Comedian blends improv and acting
An improv comedian is someone who thinks on the spot and isn’t afraid to take chances. That describes Alan Kliffer in a nutshell.
Through his production company Kliffer Entertainment, the Winnipeg-born, Toronto-based actor, director and writer produces live shows featuring some of the biggest names in Canadian comedy. We’re talking Colin Mochrie, Linda Kash, and Kathy Greenwood, among many others.
What’s even more impressive is that the 28-year-old Second City alum launched his company less than a year ago. However, he’s no overnight success. He’s been acting since the age of five, when his parents enrolled him in a class at the Manitoba Theatre for Young People.
While performing his first monologue in that acting class, Kliffer noticed the audience started laughing hard. That’s when he realized the power of acting.
“I went to my parents when I was five years old and I said, ‘When I’m 18, I’m moving to Toronto and I’m becoming an actor,’” he told The CJN.
Kliffer did just that. But first, he found another love: improv. The young performer and Camp Massad alum began taking improv classes at the age of 14. He started competing in the High School Canadian Improv Games shortly afterward under the direction of Second City’s Scott Montgomery.
He attributes part of his passion for improv to a babysitter who let him watch sketch comedy as a kid.
“[She] let me sneak it when I was young,” he says, adding that he was watching Saturday Night Live even before he could understand the comedy.
Kliffer has never been afraid to make opportunities for himself. Early on, a Winnipeg sketch comedy troupe turned him down. Instead of giving up, he rallied his friends to form his own group and produced his first show at the age of 15.
He moved to Toronto in the early 2000s to study acting at the Randolph Academy for the Performing Arts. The Winnipeg native is the first to admit he’s had his fair share of ups and downs, but he’s always been able to bounce right back.
“I got held back my first term – I had to repeat it,” he says, revealing that he used to talk back to teachers and get to class late. “After I repeated my first term, I actually got kicked out of the school. I’m the only person in their 21-year history to have gone right back into the program and finished it and won an award.”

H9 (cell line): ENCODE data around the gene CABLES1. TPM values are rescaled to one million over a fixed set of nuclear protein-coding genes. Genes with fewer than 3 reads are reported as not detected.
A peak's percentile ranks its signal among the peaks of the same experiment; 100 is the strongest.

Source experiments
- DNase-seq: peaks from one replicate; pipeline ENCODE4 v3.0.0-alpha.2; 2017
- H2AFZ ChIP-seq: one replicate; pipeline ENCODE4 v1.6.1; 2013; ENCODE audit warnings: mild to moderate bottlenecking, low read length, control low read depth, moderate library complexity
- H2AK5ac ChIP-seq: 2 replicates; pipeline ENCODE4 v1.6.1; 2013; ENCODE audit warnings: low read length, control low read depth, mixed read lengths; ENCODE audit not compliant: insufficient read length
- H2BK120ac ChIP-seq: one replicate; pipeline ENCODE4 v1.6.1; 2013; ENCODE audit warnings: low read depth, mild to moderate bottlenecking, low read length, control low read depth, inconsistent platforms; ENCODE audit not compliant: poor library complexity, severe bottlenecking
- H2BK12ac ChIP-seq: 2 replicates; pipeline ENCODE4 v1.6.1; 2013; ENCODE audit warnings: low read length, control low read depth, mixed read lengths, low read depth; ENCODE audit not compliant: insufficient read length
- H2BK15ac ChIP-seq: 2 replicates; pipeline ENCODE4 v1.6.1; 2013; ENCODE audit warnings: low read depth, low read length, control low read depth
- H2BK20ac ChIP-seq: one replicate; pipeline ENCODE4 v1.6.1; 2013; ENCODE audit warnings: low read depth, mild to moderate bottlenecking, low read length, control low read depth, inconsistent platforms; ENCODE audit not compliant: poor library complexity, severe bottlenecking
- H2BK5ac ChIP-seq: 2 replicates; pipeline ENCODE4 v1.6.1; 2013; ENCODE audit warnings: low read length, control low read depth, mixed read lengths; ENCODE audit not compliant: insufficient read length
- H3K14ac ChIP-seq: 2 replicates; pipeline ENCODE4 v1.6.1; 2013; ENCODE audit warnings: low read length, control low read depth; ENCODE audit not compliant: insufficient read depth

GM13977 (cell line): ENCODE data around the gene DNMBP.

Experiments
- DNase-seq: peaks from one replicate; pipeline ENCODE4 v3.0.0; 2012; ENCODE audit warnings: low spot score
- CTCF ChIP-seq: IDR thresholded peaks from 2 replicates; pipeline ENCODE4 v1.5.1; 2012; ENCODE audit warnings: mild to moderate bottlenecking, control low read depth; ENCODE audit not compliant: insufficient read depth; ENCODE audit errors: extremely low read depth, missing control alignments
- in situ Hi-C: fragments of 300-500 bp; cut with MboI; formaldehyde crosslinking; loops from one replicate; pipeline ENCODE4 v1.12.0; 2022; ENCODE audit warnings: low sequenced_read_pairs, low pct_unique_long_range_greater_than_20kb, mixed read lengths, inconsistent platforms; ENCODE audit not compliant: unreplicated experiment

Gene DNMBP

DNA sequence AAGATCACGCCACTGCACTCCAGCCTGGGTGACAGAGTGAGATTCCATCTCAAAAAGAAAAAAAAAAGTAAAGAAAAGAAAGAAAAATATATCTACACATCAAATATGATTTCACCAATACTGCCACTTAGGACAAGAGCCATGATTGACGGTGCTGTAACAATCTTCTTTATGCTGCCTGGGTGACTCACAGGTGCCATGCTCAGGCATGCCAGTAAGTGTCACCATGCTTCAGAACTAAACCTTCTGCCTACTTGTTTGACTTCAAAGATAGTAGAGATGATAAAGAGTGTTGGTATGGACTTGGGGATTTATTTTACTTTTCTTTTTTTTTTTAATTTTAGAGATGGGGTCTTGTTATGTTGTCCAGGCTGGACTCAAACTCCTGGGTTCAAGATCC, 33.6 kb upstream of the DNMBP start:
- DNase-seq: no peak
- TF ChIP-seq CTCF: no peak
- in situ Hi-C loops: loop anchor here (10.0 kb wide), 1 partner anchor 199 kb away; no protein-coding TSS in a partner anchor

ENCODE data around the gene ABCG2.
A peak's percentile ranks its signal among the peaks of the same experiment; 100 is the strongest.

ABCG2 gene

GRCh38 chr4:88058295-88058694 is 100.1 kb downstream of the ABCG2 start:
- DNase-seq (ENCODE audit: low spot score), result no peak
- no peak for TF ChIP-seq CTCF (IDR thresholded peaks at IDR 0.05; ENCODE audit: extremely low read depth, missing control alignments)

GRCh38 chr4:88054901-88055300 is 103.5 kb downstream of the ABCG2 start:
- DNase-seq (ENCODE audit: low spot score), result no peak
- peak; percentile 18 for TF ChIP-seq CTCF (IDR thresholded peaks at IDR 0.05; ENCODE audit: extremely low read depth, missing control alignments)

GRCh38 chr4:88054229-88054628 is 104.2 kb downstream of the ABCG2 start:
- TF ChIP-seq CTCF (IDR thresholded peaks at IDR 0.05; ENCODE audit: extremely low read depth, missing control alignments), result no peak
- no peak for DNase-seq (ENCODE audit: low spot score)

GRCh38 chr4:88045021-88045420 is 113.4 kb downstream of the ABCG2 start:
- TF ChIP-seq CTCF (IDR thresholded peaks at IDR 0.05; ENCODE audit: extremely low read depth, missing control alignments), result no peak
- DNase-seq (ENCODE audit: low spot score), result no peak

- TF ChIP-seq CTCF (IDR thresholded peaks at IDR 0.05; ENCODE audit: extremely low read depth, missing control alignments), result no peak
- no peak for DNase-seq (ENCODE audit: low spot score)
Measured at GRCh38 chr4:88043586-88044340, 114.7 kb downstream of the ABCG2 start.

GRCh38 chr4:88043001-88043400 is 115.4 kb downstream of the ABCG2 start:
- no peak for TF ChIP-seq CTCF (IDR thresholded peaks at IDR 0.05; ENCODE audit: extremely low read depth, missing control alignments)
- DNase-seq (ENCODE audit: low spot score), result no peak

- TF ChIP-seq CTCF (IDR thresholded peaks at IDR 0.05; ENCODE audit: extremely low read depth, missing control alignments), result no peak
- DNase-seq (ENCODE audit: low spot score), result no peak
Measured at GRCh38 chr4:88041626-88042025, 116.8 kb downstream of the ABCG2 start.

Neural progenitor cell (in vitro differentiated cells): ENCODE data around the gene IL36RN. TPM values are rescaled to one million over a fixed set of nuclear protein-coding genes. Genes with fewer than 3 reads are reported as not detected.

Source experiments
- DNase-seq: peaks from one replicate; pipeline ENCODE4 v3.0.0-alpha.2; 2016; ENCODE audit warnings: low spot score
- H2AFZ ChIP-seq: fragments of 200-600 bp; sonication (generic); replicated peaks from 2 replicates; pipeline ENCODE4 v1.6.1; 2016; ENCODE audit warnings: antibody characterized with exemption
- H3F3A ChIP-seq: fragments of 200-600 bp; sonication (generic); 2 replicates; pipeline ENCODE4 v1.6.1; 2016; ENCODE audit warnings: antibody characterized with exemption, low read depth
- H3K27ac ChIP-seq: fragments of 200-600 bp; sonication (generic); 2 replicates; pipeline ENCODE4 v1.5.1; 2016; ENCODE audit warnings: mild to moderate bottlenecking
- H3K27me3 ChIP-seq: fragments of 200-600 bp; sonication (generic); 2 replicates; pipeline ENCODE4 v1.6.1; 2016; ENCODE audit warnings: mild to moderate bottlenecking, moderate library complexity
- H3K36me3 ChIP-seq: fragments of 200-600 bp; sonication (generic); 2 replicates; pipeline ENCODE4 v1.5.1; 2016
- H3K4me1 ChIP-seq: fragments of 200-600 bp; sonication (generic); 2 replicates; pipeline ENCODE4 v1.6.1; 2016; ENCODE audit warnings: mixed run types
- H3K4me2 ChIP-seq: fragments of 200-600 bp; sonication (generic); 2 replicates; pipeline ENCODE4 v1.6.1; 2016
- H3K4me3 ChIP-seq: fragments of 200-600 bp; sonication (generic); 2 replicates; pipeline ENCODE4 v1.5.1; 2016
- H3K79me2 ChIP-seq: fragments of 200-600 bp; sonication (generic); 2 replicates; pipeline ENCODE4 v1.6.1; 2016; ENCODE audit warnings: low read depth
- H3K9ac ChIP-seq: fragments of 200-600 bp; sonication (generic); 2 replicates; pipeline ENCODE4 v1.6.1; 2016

Not only that, Kliffer also founded the school’s improv club. He was recently invited back to Randolph – this time as an instructor – and today he teaches improv to first- and second-year students, many of whom seek his advice and mentorship.
After graduating from Randolph in 2006, he joined the prestigious improv conservatory program at Second City. Once he completed it, Kliffer was invited to work for the organization that launched the careers of comedians such as Eugene Levy and Tina Fey. Starting off as the camp director, he eventually became the training and education co-ordinator before moving on to the position of youth program director.
After two years of working for Second City, the comedy institution gave him two options: he could either go his own way and pursue acting, or stay in the organization in a strictly administrative role. It was a tough call, but he chose to go after his acting dream and become his own boss. It turned out to be the best decision he ever made.
Kliffer decided to use his savings from a corporate gig with the Discovery Channel to move to New York for the summer. While in the Big Apple, he spent a lot of time at the Upright Citizens Brigade, where he was introduced to a show that really piqued his interest.
Kliffer got the rights, tweaked it a bit and Mixed Company was born a few months later.
The show, which takes place every month at Toronto’s Comedy Bar, pairs actors with improv comedians, and the result is pure comedy gold. The actors are scripted, but their improv scene partners have no idea what’s coming next and are forced to do what they do best: think on the spot and improvise the entire scene.
The show is often performed to sold-out crowds, and the calibre of performers is quite impressive. The cast rotates each time, but on any given night audiences can expect to see stars from Degrassi, Rookie Blue and Whose Line is it Anyway?, among other shows. What’s even more impressive: the actors are willing to participate for free, a testament to Kliffer’s hard work and dedication.
A one-man company, Kliffer adds his personal touch to everything. The energetic producer makes sure his cast is always taken care of, edits the pre-show advertisements himself and sometimes stays up until 5 a.m. baking food to sell at the concession stand for his productions.
Kliffer says he hopes to continue growing his projects, which also include a web series (First Dates). One day, he also hopes to launch an improv acting studio in Toronto.
At the end of the day, he loves what he does and can’t imagine doing anything else.
“We as actors and as artists get to make people feel something,” he says.
“That’s pretty huge. Yeah, doctors save lives. We make people laugh and cry. We evoke emotions in other people. That is an unbelievable thing.”